With GNU tar, it's simply
tar -xvf untrusted_file.tar
in an empty directory. GNU tar automatically strips a leading
/ member names when extracting, unless explicitly not told otherwise with the
--absolute-names option. GNU tar also detects when the use of
../ would cause a file to be extracted outside of the toplevel directory and puts those files in the toplevel directory instead, e.g. a component
foo/../../bar/qux will be extracted as
bar/qux in the toplevel directory rather than
bar/qux in the parent of the toplevel directory. GNU tar also takes care of symbolic links pointing outside the toplevel directory, e.g.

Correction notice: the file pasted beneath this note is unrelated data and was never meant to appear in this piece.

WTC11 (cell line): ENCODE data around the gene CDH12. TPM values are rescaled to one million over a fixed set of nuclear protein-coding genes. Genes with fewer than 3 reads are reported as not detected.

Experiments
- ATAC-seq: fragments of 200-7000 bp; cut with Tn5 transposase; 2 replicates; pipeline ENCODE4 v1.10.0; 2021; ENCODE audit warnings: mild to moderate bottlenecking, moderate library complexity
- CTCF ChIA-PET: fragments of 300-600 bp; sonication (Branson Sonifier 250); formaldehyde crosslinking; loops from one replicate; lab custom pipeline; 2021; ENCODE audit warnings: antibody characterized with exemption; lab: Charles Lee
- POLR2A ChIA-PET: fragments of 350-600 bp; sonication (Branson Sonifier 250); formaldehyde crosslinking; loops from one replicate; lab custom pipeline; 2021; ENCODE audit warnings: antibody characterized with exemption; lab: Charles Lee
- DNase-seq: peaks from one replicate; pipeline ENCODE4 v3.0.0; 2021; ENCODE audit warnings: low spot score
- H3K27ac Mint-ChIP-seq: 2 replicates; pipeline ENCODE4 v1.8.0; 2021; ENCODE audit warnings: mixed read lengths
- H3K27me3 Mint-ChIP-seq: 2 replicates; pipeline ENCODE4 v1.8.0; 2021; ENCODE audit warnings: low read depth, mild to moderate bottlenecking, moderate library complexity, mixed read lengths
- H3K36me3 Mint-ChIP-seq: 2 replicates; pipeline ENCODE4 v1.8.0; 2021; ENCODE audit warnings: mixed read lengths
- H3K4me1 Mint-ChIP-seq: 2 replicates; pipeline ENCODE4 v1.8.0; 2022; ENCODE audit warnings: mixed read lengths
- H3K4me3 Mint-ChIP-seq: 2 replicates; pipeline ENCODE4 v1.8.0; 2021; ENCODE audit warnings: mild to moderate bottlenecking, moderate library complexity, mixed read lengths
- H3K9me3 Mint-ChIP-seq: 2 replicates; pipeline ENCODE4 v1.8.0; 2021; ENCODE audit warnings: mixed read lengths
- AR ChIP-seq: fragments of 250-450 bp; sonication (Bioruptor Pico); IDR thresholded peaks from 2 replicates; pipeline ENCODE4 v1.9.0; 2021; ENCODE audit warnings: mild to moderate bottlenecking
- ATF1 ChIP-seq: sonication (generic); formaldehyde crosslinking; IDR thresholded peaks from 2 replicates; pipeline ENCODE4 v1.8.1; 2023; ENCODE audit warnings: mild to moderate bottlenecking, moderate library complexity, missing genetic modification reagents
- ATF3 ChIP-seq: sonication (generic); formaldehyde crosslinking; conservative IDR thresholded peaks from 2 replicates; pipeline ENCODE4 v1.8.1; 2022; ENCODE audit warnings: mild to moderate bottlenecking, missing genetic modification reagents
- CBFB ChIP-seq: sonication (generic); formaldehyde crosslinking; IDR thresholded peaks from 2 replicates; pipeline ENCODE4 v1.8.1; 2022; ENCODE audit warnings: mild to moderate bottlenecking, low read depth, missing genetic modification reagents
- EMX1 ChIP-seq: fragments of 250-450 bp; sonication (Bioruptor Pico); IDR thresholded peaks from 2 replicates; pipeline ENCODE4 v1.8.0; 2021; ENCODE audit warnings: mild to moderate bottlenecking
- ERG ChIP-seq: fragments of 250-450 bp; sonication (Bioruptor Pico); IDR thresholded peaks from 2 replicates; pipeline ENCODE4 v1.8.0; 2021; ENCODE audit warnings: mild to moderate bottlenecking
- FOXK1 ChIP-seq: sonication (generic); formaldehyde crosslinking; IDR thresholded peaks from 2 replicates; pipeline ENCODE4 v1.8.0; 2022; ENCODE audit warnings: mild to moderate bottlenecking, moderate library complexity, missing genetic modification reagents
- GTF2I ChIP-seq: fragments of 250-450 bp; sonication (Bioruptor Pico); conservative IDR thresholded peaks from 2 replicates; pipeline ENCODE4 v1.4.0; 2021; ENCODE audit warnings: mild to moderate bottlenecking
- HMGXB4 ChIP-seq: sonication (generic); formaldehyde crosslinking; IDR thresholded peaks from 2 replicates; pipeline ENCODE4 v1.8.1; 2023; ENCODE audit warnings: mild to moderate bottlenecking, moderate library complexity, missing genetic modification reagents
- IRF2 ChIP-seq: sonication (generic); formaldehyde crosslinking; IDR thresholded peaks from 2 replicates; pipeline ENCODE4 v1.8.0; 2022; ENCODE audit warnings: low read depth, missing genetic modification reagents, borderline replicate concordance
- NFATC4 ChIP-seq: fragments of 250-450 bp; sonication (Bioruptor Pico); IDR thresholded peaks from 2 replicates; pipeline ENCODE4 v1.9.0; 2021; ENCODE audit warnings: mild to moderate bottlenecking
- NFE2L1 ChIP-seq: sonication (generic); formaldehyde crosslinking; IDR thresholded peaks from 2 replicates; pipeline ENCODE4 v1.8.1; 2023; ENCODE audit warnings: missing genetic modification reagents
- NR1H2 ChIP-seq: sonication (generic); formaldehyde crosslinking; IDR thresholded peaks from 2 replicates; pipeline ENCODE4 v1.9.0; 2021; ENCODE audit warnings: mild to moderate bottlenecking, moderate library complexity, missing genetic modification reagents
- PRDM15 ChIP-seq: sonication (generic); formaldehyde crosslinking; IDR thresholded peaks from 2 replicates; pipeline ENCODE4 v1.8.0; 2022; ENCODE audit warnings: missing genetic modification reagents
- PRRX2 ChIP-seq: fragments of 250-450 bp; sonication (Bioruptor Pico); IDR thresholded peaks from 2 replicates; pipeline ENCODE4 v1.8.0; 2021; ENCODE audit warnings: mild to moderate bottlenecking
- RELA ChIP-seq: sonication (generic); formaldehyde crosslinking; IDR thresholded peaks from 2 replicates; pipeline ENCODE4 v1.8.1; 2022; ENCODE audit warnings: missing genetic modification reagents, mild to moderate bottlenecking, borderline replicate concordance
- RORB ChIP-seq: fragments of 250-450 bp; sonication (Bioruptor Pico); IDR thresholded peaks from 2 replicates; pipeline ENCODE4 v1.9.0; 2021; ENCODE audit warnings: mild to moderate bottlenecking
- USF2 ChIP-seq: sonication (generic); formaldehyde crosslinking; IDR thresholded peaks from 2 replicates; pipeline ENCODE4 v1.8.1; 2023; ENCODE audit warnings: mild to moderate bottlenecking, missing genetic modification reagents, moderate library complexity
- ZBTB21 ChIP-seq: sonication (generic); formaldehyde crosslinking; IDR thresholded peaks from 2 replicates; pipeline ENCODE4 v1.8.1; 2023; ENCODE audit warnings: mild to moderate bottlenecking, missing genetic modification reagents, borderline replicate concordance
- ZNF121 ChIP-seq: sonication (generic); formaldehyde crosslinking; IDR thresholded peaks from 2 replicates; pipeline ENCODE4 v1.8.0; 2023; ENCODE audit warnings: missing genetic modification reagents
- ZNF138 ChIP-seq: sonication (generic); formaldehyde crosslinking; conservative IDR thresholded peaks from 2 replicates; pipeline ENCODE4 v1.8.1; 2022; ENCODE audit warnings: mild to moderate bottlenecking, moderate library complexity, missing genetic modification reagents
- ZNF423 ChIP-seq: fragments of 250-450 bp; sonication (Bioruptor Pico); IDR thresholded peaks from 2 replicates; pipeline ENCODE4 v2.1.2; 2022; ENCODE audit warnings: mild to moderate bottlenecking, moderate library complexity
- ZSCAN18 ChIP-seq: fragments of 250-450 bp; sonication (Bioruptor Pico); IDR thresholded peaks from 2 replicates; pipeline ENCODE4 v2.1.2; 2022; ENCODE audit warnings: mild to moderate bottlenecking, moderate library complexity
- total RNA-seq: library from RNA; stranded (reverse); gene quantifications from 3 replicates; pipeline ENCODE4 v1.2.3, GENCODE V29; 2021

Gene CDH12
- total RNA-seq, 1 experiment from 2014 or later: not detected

foo -> ../.. and
foo/bar will not cause
bar to be extracted outside the toplevel directory.
Note that this only applies to (sufficiently recent versions of) GNU tar (as well as some other implementations, e.g. *BSD tar and BusyBox tar). Some other implementations have no such protection.
Because of symbolic links, the protections you use wouldn't be enough: the archive could contain a symbolic link pointing to a directory outside the tree and extract files in that directory. There's no way to solve that problem based purely on the member names, you need to examine the target of symbolic links.
Note that if you're extracting into a directory that already contains symbolic links, the guarantee may no longer hold.